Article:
Increasing diseases which evidence themselves in the mouth will drive more clients in their 60s, 70s, and even 80s to seek more long-term solutions to their dental problems. I've never met a person who wants to look older. Fifty-five billion dollars a year is spent on weight- loss programs. It's not only the "in crowd" that wants an attractive smile, it's people in their 70s and older. There is a large contingent of the aging population interested in a health-centered lifestyle.

It's not fashionable to go around toothless. Patients who lost their teeth at an early age because of ignorance or economics will seek implant-borne teeth to preserve the bone they have into their 80s and beyond. Patients like my wife and me are seeking "age reversing" medicine to not only increase our lifespan, but to ensure we can continue to live an active lifestyle for the rest of our lives.

Dentistry is not simply about increasing the length of our lives, but also the quality of our lives

Patients who have bite or occlusion problems where damage is being done to the joints, periodontium, and the ability to chew and function, will seek longer-lasting solutions when they realize they will live longer.

Their questions will be: How shall I live? What will life be like for me? Will I be able to chew, speak, or smile naturally?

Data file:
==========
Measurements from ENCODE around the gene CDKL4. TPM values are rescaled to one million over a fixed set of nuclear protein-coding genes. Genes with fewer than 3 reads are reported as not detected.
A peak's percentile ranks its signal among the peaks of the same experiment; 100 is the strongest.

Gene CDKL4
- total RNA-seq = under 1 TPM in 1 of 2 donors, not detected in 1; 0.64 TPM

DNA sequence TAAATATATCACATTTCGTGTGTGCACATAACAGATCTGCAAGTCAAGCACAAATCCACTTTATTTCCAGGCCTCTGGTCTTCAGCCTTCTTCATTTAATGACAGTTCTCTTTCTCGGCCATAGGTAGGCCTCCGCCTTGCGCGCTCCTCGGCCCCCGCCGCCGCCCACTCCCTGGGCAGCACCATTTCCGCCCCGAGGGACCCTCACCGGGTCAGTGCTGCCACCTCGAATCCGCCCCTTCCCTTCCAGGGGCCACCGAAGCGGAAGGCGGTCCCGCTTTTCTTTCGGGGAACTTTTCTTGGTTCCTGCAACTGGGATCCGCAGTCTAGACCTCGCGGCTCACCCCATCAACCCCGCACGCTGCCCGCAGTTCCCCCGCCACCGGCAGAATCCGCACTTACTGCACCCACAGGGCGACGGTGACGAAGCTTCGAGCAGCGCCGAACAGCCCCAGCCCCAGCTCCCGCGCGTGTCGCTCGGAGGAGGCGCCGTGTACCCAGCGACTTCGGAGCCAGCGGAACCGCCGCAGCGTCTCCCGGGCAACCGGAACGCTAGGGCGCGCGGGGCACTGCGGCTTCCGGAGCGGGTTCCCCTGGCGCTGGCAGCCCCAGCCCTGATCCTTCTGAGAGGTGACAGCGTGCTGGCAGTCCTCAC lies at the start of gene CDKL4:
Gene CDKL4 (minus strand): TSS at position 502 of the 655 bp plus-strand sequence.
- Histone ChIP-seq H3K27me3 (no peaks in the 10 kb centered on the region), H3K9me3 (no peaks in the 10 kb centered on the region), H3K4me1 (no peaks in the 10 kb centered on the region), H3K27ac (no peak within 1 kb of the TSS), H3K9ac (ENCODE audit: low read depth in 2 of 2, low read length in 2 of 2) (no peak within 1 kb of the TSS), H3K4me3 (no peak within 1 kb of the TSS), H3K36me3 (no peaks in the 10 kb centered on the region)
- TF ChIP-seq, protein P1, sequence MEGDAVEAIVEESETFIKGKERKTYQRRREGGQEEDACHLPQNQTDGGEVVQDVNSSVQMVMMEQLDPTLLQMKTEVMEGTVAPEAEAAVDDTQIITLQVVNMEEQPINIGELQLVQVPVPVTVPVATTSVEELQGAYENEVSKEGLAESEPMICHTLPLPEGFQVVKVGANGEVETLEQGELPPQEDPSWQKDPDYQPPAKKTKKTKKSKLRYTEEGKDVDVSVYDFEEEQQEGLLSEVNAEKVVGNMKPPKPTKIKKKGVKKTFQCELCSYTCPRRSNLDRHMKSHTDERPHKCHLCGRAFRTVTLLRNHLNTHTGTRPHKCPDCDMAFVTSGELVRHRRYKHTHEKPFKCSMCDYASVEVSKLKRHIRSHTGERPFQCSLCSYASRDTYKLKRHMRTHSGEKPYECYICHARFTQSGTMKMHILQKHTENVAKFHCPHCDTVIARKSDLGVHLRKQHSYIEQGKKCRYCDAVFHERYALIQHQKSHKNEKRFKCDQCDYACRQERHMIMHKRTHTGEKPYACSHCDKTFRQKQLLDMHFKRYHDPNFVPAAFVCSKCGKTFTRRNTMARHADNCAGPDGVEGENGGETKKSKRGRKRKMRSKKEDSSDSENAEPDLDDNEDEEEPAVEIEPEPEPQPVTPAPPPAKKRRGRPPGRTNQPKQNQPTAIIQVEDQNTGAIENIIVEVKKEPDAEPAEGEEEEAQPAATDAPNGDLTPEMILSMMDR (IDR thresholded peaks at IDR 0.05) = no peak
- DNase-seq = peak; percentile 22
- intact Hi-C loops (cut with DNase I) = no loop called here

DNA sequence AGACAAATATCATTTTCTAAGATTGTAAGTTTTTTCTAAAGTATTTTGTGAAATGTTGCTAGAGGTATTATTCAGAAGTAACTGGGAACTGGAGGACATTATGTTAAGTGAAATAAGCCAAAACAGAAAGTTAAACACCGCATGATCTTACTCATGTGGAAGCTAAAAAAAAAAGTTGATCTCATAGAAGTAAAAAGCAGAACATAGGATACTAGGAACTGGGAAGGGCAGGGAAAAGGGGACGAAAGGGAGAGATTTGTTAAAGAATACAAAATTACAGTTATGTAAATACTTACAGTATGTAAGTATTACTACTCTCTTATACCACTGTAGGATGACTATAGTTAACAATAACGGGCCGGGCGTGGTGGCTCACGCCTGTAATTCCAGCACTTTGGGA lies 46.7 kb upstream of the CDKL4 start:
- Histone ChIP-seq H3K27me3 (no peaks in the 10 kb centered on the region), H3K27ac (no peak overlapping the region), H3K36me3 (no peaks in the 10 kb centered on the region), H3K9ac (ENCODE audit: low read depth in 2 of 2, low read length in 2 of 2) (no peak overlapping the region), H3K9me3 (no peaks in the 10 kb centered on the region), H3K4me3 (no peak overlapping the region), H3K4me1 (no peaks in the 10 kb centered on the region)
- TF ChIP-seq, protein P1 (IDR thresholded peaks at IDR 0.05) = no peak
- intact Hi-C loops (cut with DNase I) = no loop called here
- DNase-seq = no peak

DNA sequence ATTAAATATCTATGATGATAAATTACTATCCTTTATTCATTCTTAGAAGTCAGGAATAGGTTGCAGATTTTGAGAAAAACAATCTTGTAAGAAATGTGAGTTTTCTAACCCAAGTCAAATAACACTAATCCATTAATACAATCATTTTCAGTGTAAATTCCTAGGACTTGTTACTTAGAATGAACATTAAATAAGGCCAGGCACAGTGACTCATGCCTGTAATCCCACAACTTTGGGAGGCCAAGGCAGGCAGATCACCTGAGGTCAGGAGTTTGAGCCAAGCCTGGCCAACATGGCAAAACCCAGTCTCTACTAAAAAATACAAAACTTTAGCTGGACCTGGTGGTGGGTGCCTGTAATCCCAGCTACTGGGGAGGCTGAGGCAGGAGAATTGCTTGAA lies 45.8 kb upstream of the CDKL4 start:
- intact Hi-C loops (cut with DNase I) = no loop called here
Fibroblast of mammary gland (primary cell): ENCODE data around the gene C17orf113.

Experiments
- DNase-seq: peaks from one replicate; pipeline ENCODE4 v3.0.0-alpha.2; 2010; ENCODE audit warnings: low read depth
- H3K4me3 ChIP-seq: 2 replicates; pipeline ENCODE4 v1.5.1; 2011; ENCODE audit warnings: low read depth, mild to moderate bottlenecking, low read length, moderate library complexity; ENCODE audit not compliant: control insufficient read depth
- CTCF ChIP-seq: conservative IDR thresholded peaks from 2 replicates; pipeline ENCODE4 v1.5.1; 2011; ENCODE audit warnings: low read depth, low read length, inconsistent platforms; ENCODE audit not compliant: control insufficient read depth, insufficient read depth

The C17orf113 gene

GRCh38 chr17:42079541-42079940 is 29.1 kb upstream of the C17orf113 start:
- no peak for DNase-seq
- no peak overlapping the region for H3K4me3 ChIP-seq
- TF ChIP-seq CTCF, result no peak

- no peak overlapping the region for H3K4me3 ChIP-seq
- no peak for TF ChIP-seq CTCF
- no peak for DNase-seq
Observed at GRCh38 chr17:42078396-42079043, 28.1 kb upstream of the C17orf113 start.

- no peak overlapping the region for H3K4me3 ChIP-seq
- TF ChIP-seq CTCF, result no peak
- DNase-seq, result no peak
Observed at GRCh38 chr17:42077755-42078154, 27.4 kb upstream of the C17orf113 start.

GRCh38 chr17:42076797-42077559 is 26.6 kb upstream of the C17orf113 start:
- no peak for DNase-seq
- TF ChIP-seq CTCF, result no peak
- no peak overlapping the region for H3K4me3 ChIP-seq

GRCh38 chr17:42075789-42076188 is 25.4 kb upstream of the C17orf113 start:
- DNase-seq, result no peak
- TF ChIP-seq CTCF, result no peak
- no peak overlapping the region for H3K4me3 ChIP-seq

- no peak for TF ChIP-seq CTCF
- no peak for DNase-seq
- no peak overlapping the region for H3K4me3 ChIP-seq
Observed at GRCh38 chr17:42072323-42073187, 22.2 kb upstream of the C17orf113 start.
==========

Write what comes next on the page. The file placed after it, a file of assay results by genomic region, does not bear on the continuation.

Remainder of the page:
This is the age of esthetic dentistry. This is the age of preserving a youthful appearance and the ability to chew and function. A new age has dawned. If dentists simply patch worn-out bodies, eventually their own bodies will wear out. Their emotions and psyche will be drained. On the other hand, if dentists are able to engage patients in long-term planning for a health-centered future, the dentists will find their own futures changed as well.

This is the golden age of dentistry for those who understand that life expectancy is and will continue to radically change the future of dentistry, as dentists radically influence and change the lives of the patients they serve.

There has never been an opportunity to make a greater difference in the lives of our patients than right now, right in our own towns, right in our own practices. Not only will we transform lives, but our own lives will be transformed in ways we never dreamed possible. With the right intention and the right heart, the proper skills and capabilities, we can make a difference and love our practices and lives like never before. Never.

Carpe diem.

A practicing dentist, Dr. Michael Schuster founded The Schuster Center in 1978. Guiding more than 3,500 graduates to achieve wealth and freedom, The Schuster Center is the first business school created exclusively for dentists. It will celebrate 30 years in 2008. Dr. Schuster is a cadre and former director at The Pankey Institute, adjunct faculty at The Dawson Center, OBI, and LSU Cosmetic Continuum. Email him at [email protected]